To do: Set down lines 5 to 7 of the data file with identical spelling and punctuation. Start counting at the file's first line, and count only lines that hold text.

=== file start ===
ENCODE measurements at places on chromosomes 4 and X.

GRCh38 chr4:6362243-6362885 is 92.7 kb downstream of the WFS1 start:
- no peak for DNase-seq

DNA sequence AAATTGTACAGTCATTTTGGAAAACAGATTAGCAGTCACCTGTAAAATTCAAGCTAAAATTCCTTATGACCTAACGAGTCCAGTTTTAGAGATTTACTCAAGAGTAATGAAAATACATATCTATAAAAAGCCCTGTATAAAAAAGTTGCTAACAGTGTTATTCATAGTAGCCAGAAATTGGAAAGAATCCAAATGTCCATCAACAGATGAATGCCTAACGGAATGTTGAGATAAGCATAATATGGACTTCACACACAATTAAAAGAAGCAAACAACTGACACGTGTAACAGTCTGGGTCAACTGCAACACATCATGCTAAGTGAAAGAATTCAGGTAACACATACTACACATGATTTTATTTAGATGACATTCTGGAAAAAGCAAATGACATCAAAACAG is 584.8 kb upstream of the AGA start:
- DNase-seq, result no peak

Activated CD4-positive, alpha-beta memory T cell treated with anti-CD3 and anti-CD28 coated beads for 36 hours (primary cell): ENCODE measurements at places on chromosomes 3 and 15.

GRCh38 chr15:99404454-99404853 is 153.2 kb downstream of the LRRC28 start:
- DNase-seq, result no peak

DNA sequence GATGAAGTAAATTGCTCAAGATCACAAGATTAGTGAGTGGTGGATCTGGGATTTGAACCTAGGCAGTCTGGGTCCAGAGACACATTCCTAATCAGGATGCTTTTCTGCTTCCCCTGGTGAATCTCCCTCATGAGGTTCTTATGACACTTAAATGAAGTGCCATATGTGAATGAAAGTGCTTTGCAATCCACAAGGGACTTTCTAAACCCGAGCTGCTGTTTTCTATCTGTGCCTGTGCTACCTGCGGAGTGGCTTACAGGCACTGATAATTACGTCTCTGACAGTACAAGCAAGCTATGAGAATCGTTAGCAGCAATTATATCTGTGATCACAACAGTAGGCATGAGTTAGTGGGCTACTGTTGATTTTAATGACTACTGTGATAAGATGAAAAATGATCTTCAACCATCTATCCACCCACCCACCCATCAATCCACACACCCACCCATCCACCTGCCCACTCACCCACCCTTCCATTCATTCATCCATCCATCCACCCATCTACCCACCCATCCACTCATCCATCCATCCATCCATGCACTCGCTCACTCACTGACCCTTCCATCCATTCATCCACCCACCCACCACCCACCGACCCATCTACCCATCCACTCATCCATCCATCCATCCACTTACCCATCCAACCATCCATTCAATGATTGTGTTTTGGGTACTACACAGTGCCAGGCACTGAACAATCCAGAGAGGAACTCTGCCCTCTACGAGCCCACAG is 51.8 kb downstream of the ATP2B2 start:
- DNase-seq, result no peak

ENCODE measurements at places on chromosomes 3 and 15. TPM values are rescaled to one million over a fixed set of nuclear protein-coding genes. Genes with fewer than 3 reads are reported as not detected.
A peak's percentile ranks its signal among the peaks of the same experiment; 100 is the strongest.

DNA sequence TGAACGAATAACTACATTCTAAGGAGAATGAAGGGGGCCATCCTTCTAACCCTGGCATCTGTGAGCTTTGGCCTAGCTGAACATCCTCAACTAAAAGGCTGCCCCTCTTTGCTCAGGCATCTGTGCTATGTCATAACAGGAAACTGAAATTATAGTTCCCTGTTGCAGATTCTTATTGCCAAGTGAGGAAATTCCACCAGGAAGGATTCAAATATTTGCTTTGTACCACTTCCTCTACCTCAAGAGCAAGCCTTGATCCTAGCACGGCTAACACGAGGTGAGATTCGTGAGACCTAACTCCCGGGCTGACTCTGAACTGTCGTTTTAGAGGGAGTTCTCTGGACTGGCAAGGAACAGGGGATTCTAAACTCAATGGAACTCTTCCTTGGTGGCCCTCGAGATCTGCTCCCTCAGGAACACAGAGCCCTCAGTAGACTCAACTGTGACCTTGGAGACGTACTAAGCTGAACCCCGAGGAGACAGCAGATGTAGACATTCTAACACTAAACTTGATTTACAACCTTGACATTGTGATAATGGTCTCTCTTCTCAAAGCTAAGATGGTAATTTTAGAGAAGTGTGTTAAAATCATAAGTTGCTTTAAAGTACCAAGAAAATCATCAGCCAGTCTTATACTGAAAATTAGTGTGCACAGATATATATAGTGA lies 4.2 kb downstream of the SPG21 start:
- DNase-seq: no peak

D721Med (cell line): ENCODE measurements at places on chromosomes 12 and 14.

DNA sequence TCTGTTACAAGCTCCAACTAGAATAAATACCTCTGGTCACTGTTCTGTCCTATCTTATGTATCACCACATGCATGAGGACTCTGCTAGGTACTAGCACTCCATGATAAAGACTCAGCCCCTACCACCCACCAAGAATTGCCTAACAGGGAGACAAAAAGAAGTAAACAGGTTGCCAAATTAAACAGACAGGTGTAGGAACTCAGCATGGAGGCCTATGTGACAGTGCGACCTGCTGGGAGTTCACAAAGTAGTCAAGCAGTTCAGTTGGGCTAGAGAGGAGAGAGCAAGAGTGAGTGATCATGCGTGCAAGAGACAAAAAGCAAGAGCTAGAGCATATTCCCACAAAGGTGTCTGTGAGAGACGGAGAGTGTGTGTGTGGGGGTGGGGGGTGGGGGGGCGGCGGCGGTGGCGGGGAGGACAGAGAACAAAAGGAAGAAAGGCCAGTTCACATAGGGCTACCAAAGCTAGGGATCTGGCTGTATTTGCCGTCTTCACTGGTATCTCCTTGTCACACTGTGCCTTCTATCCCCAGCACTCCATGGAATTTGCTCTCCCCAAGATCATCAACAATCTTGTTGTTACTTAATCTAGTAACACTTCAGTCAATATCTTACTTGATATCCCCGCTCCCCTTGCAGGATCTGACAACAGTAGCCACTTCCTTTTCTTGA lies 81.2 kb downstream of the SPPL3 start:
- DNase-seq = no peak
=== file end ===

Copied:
- DNase-seq, result no peak

Activated CD4-positive, alpha-beta memory T cell treated with anti-CD3 and anti-CD28 coated beads for 36 hours (primary cell): ENCODE measurements at places on chromosomes 3 and 15.

GRCh38 chr15:99404454-99404853 is 153.2 kb downstream of the LRRC28 start: